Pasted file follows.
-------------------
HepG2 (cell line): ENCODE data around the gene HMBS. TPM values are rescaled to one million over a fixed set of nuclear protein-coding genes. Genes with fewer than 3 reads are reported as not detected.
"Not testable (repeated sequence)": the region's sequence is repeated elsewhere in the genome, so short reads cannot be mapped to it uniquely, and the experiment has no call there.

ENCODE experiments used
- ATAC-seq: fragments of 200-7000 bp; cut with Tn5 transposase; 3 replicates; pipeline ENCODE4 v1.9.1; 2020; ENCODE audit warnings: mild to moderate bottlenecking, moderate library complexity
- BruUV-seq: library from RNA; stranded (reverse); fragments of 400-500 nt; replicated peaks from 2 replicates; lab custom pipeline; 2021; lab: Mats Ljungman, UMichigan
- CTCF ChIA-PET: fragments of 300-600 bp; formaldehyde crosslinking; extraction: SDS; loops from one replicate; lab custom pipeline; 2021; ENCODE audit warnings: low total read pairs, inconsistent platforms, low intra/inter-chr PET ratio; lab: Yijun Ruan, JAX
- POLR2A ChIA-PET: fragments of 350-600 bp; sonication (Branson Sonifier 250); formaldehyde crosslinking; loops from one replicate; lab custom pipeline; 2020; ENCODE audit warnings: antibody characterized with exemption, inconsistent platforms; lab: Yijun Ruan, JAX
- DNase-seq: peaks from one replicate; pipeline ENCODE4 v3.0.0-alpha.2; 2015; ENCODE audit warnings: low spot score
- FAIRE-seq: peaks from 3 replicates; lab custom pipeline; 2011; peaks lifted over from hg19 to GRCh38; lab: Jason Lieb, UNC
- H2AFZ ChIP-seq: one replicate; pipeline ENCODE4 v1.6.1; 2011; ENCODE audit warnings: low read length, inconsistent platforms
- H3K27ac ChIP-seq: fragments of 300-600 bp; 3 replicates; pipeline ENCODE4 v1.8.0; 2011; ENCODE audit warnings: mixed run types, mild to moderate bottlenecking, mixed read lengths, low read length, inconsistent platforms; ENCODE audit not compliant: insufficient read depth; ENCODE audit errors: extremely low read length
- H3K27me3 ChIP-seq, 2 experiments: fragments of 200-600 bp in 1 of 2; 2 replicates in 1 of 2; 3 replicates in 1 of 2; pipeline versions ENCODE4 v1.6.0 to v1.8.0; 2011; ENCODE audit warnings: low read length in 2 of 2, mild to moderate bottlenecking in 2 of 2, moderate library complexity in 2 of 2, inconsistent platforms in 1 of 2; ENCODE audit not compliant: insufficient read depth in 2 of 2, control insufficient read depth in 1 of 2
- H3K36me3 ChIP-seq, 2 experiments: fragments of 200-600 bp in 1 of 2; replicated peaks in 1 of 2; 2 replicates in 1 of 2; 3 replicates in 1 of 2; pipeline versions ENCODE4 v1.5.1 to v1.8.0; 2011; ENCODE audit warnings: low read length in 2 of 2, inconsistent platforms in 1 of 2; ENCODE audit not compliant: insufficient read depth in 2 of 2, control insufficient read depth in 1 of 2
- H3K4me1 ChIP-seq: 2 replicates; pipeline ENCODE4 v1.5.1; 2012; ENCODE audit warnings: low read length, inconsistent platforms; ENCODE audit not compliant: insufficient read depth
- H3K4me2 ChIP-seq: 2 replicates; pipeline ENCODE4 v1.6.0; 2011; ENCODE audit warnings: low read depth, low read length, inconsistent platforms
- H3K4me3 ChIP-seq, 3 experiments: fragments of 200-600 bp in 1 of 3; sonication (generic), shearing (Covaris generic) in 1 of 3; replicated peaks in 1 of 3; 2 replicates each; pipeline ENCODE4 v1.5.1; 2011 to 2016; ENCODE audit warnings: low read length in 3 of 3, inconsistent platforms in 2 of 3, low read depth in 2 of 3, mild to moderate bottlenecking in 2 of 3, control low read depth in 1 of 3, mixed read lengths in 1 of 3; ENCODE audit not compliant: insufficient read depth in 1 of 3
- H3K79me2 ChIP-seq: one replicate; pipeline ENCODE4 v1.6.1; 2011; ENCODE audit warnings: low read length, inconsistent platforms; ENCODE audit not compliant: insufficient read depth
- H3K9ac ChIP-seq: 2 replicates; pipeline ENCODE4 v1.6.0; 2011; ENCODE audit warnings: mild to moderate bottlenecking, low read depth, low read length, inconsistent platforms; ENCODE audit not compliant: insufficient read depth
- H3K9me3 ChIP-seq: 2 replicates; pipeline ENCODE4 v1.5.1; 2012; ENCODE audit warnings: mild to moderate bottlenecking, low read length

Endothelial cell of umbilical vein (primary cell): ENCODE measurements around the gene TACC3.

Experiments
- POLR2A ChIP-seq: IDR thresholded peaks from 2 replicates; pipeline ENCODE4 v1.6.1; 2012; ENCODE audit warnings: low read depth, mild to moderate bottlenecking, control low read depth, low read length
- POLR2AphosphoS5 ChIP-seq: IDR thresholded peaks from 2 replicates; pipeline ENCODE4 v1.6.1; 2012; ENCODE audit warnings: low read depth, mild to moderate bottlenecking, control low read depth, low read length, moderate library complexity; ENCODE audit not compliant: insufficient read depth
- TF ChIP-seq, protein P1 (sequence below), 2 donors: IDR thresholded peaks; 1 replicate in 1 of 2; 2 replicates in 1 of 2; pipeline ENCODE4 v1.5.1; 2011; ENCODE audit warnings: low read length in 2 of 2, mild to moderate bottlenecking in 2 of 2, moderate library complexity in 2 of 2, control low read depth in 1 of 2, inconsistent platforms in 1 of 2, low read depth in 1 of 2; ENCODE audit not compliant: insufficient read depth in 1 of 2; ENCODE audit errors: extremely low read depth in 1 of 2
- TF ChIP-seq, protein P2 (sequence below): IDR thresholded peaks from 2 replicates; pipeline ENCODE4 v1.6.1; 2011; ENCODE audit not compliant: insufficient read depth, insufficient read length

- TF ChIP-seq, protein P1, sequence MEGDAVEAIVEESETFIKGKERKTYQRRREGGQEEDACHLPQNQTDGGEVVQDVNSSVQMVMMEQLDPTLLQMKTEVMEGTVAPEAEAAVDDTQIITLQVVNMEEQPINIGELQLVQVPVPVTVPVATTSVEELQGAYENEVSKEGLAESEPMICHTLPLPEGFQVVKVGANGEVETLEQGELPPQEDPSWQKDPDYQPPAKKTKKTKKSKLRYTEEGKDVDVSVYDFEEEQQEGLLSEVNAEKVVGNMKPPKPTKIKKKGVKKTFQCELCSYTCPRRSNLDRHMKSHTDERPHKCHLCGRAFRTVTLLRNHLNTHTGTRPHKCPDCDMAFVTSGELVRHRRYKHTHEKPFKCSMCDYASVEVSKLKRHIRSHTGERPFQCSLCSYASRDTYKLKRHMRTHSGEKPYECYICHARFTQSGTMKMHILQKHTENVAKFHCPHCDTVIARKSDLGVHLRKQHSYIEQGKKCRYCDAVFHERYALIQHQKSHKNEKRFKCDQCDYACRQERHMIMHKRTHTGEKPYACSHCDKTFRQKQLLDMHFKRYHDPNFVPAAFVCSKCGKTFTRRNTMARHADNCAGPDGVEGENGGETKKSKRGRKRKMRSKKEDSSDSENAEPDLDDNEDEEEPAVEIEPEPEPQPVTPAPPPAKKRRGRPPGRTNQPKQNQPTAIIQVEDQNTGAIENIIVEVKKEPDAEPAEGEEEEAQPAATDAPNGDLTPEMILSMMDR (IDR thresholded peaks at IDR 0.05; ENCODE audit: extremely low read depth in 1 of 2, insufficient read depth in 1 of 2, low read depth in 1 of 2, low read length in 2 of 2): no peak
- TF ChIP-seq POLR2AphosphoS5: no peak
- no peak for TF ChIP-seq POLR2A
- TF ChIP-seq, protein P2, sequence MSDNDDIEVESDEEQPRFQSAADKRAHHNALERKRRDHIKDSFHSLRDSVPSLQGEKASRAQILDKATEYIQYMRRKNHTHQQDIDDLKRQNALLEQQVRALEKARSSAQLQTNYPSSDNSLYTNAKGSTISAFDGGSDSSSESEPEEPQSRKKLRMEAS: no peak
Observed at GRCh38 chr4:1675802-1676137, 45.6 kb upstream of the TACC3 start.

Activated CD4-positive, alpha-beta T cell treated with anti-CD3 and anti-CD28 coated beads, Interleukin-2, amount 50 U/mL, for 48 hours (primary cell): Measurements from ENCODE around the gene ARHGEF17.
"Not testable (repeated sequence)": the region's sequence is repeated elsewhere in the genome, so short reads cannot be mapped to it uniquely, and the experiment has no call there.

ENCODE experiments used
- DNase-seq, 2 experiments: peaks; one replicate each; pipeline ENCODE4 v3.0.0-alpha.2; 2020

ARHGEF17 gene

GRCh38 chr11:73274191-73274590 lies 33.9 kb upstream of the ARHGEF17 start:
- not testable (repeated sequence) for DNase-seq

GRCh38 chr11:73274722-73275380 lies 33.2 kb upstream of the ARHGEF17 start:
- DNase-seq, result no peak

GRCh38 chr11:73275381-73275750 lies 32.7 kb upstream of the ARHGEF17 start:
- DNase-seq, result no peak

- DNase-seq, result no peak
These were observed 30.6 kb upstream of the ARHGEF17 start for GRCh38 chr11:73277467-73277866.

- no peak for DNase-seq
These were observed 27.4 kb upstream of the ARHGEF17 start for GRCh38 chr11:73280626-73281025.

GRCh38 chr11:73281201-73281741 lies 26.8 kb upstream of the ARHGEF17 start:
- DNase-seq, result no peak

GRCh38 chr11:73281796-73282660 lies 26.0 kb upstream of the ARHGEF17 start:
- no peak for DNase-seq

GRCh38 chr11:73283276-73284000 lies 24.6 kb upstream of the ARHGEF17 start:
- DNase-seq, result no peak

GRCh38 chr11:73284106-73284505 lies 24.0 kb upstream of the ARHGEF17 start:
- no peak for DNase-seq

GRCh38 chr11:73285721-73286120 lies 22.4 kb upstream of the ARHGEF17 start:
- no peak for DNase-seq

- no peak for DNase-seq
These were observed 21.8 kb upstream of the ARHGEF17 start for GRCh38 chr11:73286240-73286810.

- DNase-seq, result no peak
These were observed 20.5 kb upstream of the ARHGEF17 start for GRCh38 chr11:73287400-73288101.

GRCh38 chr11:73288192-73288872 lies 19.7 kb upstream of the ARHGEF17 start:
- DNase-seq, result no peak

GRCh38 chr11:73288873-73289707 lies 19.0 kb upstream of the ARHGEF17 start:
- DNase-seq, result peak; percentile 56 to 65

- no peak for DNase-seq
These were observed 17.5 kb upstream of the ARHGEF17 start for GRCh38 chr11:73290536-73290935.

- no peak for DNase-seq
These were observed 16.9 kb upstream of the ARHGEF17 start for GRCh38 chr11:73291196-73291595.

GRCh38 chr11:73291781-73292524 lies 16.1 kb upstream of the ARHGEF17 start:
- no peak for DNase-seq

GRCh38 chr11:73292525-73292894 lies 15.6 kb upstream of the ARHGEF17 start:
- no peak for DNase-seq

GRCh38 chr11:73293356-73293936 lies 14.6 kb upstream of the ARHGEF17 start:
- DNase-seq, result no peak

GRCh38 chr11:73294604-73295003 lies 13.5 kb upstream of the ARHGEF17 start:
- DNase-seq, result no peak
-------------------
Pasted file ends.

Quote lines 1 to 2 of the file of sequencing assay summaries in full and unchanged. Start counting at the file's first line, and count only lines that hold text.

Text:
HepG2 (cell line): ENCODE data around the gene HMBS. TPM values are rescaled to one million over a fixed set of nuclear protein-coding genes. Genes with fewer than 3 reads are reported as not detected.
"Not testable (repeated sequence)": the region's sequence is repeated elsewhere in the genome, so short reads cannot be mapped to it uniquely, and the experiment has no call there.